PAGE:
- Cabinet Secretary for Health, Susan Nakhumicha said only 28% of Rural and 32% of urban Kenyans have access to improved sanitation.
- She said Kenya was losing a whooping Sh27 billion per year due to poor sanitation.
Ministry of Health has revealed that approximately six million Kenyans have no access to any form of sanitation facilities and practice total open defecation.
Cabinet Secretary for Health, Susan Nakhumicha said statistics show that 90 per cent of open defecation was taking place in 15 counties, which have been categorised as high-burden counties.
She listed the counties as Turkana, Samburu, Marsabit, Mandera, Wajir, Garissa, Tana River, Kilifi, Kwale, Narok, Baringo, Isiolo, Homabay, Kajiado and West Pokot.
“The Government of Kenya through the Ministries of Health and that of Water Sanitation and Irrigation, the County Governments and development partners have launched the Kenya Sanitation Alliance (KSA - 2021) to propel issues of hygiene and sanitation in the high-burden counties,” she said.
Nakhumicha has said that another 24 million use un-improved sanitation facilities or share latrines with the country losing a whooping Sh27 billion per year due to poor sanitation.
In a statement read on her behalf by Director Public Health, Susan Koki during the launch of the Water, Sanitation and Hygiene (WASH) High Priority Country Plan for Kenya, Nakhumicha said that according to the Joint Monitoring programme 2017, only Only 28% of Rural and 32% of urban Kenyans have access to improved sanitation.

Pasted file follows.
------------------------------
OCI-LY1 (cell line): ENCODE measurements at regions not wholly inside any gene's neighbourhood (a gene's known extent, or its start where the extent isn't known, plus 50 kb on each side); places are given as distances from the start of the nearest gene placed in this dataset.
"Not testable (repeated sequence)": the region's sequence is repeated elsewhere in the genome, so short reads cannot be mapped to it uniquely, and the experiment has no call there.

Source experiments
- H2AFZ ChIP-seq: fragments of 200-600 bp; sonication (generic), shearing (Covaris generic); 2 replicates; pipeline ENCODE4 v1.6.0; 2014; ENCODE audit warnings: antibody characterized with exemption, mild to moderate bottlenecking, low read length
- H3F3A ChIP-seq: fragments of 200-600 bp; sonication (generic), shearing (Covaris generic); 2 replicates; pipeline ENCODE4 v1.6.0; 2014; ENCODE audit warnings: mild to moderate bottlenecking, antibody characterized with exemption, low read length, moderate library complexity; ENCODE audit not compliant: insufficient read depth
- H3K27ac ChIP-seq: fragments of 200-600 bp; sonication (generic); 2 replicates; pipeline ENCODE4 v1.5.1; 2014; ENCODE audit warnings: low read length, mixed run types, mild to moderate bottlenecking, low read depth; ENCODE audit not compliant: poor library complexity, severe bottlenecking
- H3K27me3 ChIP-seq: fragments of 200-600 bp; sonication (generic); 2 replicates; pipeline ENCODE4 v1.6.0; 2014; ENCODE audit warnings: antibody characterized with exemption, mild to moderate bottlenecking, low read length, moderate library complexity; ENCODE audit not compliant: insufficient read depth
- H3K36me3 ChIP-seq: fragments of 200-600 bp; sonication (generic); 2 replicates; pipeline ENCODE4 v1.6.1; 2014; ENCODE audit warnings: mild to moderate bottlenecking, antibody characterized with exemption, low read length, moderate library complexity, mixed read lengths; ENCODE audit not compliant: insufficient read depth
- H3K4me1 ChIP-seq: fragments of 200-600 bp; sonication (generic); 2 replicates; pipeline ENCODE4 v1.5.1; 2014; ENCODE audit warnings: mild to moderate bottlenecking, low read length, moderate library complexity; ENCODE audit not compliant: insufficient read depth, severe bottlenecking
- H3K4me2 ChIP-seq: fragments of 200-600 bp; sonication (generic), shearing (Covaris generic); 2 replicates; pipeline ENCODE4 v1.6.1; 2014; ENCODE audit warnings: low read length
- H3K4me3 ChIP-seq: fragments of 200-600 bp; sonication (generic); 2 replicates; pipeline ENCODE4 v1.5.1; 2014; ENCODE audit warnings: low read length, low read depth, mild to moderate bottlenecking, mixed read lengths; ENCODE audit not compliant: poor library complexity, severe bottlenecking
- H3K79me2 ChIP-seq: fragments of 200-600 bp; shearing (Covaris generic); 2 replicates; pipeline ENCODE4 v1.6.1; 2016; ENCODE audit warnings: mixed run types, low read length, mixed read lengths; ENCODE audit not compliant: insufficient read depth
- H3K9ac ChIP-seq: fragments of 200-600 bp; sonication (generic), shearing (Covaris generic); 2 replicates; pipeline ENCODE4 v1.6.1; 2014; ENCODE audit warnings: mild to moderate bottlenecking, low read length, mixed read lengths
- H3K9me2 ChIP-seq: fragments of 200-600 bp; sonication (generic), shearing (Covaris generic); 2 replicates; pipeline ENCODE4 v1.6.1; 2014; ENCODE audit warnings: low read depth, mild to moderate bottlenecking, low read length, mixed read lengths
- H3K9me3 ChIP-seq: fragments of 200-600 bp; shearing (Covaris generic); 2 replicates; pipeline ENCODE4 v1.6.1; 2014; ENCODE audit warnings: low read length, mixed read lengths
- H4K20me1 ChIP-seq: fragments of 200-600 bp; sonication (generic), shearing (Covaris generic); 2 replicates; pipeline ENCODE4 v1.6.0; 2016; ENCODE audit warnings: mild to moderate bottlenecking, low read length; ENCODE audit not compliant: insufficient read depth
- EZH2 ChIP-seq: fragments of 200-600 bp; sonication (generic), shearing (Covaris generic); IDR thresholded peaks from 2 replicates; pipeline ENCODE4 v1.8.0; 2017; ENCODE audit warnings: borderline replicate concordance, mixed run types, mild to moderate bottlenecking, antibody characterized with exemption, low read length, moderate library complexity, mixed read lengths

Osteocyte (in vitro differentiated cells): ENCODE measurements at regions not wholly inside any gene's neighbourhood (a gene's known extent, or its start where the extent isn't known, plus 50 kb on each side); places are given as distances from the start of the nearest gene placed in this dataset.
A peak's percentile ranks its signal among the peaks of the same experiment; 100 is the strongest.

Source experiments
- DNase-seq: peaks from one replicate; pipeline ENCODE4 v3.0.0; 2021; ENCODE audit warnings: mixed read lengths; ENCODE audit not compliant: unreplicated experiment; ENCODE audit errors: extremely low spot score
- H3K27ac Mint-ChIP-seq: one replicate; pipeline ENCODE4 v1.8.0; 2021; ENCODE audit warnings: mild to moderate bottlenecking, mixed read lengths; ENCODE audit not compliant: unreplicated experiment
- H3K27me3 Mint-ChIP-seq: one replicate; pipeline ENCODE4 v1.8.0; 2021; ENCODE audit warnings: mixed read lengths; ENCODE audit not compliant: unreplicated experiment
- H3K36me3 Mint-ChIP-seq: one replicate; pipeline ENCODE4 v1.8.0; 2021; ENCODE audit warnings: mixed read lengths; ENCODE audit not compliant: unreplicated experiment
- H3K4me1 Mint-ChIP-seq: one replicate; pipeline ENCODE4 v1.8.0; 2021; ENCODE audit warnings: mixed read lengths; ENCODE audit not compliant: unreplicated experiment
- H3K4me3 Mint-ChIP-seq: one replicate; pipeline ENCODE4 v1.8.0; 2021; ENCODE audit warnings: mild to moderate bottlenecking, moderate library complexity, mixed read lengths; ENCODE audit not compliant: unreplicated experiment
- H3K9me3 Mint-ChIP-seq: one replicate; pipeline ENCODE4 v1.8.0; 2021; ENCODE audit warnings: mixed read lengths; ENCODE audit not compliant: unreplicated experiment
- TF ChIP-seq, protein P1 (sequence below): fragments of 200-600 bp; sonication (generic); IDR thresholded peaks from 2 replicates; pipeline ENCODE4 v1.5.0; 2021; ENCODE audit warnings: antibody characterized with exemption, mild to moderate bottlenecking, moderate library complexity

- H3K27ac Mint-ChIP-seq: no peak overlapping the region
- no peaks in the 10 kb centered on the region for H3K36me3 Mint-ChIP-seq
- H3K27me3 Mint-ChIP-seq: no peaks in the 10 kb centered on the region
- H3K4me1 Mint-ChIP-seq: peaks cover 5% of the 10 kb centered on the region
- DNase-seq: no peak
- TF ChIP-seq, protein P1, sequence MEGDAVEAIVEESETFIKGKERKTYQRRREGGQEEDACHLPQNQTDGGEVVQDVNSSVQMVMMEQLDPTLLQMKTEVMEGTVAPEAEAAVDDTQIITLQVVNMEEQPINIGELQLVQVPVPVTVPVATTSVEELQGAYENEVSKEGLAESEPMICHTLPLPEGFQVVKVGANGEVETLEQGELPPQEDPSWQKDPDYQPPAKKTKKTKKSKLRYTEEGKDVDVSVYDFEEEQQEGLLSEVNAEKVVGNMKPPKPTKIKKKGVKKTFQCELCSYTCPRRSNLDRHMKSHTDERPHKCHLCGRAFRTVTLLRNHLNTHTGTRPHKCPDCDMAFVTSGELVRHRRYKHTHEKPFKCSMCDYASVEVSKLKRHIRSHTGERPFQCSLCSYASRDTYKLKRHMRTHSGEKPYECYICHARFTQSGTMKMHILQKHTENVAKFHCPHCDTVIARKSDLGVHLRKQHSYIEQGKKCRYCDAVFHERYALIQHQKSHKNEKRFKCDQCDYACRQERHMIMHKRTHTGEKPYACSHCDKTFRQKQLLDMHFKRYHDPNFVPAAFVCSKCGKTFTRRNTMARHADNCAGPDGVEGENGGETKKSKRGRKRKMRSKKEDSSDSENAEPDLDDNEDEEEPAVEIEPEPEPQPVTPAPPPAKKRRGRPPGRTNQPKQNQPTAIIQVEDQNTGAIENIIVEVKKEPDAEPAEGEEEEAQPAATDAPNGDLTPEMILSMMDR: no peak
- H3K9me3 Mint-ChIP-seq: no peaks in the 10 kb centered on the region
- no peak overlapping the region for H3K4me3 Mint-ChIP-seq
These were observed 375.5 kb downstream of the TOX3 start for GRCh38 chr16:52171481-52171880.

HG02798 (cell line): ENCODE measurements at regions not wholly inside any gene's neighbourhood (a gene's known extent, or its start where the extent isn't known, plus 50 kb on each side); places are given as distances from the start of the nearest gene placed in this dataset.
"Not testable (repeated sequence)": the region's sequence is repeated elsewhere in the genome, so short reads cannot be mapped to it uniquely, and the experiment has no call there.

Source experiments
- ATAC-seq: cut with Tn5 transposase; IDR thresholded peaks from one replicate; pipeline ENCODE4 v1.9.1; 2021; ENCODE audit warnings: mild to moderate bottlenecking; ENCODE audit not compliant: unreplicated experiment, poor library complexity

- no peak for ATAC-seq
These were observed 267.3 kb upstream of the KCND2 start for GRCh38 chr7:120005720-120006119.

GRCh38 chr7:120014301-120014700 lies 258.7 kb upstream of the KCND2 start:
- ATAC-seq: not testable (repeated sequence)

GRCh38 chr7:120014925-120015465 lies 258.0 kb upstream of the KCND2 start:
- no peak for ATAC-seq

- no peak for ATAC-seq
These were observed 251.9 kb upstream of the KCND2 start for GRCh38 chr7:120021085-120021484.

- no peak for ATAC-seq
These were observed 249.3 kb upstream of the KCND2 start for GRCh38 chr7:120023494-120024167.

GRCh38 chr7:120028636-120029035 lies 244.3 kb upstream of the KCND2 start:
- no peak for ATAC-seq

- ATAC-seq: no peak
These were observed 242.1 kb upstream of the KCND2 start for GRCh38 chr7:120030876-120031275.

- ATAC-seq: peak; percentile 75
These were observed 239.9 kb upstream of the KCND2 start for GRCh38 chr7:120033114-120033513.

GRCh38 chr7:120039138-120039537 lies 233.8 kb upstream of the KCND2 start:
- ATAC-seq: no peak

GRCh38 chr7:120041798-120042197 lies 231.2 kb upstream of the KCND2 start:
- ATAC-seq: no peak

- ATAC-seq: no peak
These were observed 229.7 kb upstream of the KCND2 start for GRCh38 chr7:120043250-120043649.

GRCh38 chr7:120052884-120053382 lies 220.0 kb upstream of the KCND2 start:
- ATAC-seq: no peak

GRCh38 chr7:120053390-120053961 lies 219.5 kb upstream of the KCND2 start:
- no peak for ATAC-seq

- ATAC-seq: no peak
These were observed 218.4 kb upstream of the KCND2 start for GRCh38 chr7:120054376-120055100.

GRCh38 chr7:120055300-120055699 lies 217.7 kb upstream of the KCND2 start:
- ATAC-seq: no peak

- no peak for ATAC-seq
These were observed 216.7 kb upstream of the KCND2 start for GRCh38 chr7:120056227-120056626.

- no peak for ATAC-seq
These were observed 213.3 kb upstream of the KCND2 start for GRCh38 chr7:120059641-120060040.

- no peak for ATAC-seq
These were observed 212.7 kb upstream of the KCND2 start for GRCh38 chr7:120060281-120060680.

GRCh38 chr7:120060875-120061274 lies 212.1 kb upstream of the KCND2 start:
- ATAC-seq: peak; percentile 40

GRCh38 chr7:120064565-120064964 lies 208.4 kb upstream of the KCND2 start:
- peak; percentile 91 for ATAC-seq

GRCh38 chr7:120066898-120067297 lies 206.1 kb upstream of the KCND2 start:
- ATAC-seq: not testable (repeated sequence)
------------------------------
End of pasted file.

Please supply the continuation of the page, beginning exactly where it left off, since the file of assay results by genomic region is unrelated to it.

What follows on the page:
The United States of America Government has launched Sh12.9 billion investments in WASH activities (2022-2027) which will be implemented in different parts of the country with the main focus being the Arid and Semi-Arid areas of Northeastern.
Present during the launch which was part of the events at the United States Agency for International Development (USAID) WASH week in Nairobi were US Ambassador, Meg Whitman, Water, Sanitation and Irrigation Cabinet Minister, Alice Wahome and Nyandarua Governor, Kiarie Badilisha.
Nakhumicha said the investments in water were key because water, sanitation, hygiene and health are linked in many ways.
“Access to safe drinking water is important to health since consumption of contaminated water may result in water-borne diseases including cholera, typhoid, dysentery, viral hepatitis, and other diseases that cause diarrhoea.
She added that access to safe water, adequate sanitation, and proper hygiene education could reduce illnesses and deaths from diseases and lead to improved health, poverty reduction, and socio-economic development.
She noted that water-based diseases and water-related vector-borne diseases can result from water supply projects (including dams and irrigation structures) that inadvertently provide habitats for mosquitoes and snails.
Nakhumicha said MoH was pleased to be part of the USAID Kenya High Priority Country Plan launch and promised to support and ensure accountability of any activity that fell within its scope.
In 2022, Kenya which is 85 per cent ASALs, has a culturally diverse population and high levels of environmental vulnerability and is financially challenged to ensure sustainable WASH services was re-designated as a High-Priority Country under the new US government Global Water Strategy.
Amb Whitman that the US government through the Global Water Strategy (GWS) had invested Sh12.9 in various WASH activities in Kenya as an indicator of its strong commitment to ensuring global water security.
She said water security would remain a challenge in Kenya and around the world in the foreseeable future even as different development partners work together to get lasting solutions.
Whitman said that the US recognised that its WASH investments must stretch further to deliver transformational and lasting changes.